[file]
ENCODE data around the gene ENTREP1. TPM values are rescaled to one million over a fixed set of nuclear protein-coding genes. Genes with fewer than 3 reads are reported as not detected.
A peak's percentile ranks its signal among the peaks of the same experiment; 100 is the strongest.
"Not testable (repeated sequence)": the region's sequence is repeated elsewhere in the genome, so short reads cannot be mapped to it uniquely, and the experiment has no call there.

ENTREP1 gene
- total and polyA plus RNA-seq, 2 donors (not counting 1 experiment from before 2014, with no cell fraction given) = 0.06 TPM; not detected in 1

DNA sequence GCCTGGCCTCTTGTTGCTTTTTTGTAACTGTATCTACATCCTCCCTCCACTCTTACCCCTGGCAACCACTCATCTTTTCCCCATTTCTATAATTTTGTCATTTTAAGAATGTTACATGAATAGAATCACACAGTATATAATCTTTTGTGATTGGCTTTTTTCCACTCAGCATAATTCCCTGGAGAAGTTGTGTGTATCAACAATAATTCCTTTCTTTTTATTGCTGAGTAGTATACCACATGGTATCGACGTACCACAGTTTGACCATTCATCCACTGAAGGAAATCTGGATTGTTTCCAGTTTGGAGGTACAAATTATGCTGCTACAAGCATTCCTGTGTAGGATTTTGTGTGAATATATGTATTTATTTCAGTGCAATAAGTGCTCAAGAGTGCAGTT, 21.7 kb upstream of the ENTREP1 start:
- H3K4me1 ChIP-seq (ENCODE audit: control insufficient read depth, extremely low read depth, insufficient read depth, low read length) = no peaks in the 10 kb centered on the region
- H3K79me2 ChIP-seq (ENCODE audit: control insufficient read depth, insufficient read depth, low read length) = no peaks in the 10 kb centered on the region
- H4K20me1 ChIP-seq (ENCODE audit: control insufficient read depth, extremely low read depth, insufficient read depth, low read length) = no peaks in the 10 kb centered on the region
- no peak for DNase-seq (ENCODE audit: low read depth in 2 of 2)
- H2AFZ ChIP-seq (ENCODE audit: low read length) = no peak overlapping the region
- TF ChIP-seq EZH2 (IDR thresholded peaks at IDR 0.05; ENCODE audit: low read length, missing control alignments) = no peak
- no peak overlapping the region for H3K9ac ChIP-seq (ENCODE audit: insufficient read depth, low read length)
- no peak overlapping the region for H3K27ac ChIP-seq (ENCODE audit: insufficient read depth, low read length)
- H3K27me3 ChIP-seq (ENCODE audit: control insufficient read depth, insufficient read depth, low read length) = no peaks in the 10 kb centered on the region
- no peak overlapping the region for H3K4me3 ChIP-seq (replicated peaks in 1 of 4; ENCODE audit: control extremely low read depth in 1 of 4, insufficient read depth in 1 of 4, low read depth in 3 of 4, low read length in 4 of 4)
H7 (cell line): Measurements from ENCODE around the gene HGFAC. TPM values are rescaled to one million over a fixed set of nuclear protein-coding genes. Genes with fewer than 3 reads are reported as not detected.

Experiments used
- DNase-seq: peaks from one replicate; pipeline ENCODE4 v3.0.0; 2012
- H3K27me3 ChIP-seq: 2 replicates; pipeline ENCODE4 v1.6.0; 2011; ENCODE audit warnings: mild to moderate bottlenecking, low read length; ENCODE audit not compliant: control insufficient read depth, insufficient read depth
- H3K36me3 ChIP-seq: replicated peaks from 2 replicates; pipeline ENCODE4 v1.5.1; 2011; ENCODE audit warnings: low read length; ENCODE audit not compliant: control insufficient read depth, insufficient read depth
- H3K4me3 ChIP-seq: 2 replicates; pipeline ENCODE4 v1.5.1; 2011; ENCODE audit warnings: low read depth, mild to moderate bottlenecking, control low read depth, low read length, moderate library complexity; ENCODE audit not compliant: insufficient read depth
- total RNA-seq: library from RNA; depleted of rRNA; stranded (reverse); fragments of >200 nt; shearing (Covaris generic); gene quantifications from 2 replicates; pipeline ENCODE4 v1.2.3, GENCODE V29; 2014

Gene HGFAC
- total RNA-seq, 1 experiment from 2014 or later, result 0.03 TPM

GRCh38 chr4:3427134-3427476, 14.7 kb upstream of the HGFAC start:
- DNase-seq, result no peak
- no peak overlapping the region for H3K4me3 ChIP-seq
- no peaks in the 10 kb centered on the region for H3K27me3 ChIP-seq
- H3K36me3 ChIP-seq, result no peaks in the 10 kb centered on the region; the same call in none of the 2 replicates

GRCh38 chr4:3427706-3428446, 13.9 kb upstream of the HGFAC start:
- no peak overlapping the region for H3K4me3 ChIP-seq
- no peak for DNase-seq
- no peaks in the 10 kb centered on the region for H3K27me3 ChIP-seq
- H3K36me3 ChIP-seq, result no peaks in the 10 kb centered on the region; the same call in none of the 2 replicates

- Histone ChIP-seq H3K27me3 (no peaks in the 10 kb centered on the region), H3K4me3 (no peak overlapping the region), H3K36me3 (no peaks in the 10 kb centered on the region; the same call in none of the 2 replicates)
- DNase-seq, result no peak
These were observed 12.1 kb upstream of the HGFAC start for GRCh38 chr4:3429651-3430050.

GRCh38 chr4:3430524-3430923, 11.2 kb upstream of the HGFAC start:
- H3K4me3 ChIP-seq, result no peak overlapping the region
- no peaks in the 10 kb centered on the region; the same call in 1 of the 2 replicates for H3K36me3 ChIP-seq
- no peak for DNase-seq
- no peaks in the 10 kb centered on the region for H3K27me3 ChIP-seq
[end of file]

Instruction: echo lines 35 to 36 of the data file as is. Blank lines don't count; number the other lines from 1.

- H3K36me3 ChIP-seq, result no peaks in the 10 kb centered on the region; the same call in none of the 2 replicates

- Histone ChIP-seq H3K27me3 (no peaks in the 10 kb centered on the region), H3K4me3 (no peak overlapping the region), H3K36me3 (no peaks in the 10 kb centered on the region; the same call in none of the 2 replicates)